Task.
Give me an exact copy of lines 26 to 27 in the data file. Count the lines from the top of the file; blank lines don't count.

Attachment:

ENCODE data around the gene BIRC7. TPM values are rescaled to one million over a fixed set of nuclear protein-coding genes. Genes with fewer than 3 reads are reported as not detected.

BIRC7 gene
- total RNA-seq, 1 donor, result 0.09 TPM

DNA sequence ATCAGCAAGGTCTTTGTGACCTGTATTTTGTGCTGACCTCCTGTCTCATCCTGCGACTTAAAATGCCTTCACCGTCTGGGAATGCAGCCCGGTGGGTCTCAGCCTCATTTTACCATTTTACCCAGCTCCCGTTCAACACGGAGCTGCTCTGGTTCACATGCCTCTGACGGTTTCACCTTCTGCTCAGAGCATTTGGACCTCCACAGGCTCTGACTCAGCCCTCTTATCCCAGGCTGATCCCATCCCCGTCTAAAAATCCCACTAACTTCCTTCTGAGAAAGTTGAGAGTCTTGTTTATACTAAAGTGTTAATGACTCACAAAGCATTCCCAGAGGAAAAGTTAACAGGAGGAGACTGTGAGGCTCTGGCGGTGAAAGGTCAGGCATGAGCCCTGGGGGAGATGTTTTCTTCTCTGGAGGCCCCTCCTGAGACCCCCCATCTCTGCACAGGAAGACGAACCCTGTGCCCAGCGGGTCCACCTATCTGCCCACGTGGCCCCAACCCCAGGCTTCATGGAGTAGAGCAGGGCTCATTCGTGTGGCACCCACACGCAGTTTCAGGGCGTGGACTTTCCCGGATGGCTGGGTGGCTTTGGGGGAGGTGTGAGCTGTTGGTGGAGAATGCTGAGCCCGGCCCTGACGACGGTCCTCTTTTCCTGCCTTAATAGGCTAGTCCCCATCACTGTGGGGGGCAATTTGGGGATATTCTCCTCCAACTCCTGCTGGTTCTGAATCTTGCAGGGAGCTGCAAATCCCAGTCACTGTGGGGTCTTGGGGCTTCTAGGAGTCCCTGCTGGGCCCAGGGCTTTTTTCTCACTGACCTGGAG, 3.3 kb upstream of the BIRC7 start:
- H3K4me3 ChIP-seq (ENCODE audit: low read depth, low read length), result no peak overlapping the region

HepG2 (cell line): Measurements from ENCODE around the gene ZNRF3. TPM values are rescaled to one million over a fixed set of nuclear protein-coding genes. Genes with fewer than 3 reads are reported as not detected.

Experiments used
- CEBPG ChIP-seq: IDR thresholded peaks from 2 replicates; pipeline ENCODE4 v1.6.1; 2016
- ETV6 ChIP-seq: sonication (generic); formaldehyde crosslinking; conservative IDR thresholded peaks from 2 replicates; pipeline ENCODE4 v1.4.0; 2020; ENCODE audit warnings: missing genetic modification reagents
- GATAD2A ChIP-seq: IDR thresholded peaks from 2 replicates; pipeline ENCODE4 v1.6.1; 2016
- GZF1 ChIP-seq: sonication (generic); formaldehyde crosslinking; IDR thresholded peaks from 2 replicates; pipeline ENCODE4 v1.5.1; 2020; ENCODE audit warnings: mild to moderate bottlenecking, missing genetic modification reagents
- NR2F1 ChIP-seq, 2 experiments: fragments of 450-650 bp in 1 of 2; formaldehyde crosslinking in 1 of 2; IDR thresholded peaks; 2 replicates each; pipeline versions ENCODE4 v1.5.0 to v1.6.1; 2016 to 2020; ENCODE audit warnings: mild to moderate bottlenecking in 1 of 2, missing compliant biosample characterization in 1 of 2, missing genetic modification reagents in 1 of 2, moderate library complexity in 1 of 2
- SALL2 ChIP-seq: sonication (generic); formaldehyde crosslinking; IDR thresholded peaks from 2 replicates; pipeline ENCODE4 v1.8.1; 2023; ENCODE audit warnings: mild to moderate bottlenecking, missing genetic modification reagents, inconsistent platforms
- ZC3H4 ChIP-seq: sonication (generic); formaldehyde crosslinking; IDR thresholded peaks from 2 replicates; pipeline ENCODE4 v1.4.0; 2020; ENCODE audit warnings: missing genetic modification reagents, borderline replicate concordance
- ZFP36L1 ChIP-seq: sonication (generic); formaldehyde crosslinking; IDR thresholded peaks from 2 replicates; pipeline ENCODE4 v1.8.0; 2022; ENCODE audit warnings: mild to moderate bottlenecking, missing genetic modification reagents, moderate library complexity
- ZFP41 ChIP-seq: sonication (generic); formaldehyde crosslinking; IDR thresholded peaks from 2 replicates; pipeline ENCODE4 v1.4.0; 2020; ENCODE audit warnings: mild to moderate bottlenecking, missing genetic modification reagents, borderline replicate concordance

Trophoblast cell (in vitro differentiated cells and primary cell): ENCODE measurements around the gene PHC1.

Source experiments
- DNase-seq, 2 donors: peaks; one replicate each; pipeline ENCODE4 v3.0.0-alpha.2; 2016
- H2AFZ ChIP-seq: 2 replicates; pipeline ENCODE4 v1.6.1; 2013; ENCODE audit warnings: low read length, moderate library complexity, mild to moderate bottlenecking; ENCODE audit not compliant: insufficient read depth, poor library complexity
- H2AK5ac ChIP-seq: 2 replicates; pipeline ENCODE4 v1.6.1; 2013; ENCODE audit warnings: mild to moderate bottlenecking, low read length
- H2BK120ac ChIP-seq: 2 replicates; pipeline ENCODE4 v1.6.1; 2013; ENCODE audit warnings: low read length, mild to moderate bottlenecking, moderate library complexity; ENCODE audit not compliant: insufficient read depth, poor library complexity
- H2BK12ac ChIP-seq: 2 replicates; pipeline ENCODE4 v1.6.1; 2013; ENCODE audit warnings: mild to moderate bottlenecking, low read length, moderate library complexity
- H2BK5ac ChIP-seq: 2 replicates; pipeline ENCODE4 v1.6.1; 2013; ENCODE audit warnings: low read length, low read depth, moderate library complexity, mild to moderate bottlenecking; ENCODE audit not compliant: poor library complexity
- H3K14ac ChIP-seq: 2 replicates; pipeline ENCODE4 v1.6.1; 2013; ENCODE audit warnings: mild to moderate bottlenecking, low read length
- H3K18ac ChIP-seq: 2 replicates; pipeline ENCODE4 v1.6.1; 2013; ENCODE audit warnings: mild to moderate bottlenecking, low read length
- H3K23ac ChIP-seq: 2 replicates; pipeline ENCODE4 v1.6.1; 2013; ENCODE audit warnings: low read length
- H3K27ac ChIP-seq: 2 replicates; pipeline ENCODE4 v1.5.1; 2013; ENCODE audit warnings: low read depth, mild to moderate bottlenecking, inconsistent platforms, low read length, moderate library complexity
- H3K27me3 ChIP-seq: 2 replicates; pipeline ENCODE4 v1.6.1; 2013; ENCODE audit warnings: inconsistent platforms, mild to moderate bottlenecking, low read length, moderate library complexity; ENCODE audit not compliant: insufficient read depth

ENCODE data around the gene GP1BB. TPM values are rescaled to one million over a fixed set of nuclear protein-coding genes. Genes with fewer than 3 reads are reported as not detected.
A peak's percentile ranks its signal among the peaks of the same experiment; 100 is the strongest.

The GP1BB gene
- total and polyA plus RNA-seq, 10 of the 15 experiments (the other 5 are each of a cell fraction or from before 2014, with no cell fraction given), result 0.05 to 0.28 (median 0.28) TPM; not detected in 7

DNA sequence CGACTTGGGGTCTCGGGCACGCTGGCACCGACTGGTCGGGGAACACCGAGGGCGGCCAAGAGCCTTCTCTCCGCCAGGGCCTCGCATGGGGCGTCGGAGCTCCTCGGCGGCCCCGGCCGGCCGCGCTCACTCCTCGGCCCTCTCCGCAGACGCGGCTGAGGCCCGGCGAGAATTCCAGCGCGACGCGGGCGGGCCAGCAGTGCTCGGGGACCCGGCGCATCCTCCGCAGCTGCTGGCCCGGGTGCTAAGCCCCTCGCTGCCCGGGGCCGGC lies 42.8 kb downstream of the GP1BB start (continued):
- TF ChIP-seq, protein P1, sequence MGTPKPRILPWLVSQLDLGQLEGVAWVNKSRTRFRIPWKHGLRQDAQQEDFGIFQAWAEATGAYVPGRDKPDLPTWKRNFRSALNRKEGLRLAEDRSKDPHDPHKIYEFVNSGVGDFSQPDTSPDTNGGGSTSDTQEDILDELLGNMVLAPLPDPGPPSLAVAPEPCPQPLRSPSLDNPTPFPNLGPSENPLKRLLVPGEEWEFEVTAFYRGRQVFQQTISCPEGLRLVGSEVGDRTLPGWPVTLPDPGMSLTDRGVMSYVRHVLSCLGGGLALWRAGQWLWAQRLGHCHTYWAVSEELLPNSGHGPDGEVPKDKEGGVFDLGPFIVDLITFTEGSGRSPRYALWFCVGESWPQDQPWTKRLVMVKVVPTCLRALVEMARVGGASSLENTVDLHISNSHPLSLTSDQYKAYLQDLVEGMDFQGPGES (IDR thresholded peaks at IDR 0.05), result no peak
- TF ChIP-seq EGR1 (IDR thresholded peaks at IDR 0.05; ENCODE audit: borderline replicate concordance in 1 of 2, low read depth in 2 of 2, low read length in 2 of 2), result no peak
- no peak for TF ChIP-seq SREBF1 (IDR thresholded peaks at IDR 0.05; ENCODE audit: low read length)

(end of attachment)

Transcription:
- H3K18ac ChIP-seq: 2 replicates; pipeline ENCODE4 v1.6.1; 2013; ENCODE audit warnings: mild to moderate bottlenecking, low read length
- H3K23ac ChIP-seq: 2 replicates; pipeline ENCODE4 v1.6.1; 2013; ENCODE audit warnings: low read length